For the first time in history, a living organism has been manufactured with the help of a computer-generated genome. Dr. Jon LaPook reports on the groundbreaking discovery’s widespread implications.
The First Micro-Avatar
Craig Venter and his team of scientists recently announced that they had created the first “synthetic cell” — a bacterium controlled by genetic material that they had designed on a computer and concocted from four bottles of chemicals. This is the closest thing to creating life that has happened outside of a science-fiction movie. If it doesn’t fire your imagination, then you should fire your imagination.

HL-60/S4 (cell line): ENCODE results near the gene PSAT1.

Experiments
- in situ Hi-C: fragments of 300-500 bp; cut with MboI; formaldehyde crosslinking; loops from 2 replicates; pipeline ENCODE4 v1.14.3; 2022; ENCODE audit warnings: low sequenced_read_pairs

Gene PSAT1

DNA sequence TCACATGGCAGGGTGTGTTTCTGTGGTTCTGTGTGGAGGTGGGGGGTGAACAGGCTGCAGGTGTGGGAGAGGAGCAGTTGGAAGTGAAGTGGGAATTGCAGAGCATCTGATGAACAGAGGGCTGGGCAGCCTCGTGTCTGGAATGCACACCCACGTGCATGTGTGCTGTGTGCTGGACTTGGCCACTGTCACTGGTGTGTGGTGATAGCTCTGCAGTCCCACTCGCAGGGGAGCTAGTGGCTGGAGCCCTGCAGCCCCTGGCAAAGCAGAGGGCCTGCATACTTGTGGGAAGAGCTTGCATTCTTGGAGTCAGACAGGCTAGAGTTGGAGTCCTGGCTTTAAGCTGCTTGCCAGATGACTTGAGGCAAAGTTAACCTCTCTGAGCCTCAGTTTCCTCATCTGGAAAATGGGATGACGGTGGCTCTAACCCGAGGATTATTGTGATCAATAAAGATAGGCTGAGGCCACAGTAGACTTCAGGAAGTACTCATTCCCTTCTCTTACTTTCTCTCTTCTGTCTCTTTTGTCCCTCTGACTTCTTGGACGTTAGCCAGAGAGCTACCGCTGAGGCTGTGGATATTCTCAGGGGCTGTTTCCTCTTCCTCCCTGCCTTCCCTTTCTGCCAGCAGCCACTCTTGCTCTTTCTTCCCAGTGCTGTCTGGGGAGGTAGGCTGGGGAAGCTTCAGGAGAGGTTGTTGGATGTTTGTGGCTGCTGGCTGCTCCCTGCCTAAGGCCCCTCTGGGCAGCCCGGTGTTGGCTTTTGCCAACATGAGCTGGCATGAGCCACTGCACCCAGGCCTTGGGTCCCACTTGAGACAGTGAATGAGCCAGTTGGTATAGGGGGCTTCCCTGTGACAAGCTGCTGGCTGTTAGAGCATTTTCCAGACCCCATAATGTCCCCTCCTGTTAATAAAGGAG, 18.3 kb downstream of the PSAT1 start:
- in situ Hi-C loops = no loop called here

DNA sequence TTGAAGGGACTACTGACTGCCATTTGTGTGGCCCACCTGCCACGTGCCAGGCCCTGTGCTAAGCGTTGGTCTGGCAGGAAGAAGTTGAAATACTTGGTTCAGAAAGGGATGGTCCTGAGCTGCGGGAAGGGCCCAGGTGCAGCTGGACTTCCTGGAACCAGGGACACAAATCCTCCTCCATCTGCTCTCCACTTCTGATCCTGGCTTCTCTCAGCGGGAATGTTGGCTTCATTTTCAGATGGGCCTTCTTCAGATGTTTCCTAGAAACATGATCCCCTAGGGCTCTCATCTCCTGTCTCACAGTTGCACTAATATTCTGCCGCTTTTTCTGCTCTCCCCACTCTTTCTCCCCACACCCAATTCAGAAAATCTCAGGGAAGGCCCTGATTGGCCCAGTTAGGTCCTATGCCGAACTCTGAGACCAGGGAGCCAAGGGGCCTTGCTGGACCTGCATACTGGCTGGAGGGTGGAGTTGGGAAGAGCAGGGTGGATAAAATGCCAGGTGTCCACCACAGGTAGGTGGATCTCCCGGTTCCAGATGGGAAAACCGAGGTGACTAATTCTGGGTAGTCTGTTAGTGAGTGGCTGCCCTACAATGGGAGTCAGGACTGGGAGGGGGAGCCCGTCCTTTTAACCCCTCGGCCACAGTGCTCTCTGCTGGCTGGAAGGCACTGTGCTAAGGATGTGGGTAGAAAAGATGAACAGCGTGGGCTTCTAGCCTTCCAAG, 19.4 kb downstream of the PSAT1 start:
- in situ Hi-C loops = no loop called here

Basically, what Venter et al did was remove the “brain” (the genetic material that runs the cell) from one species of bacteria (Mycoplasma capricolum) and inserted a new brain — one synthetically created based very closely on the known genetic makeup of a second species of bacteria (Mycoplasma mycoides). The new organism then divided just as a normal cell would and followed the instructions of the new brain. Think micro-Avatar, except that the Avatar’s body morphs into one designed by its new brain. Read more »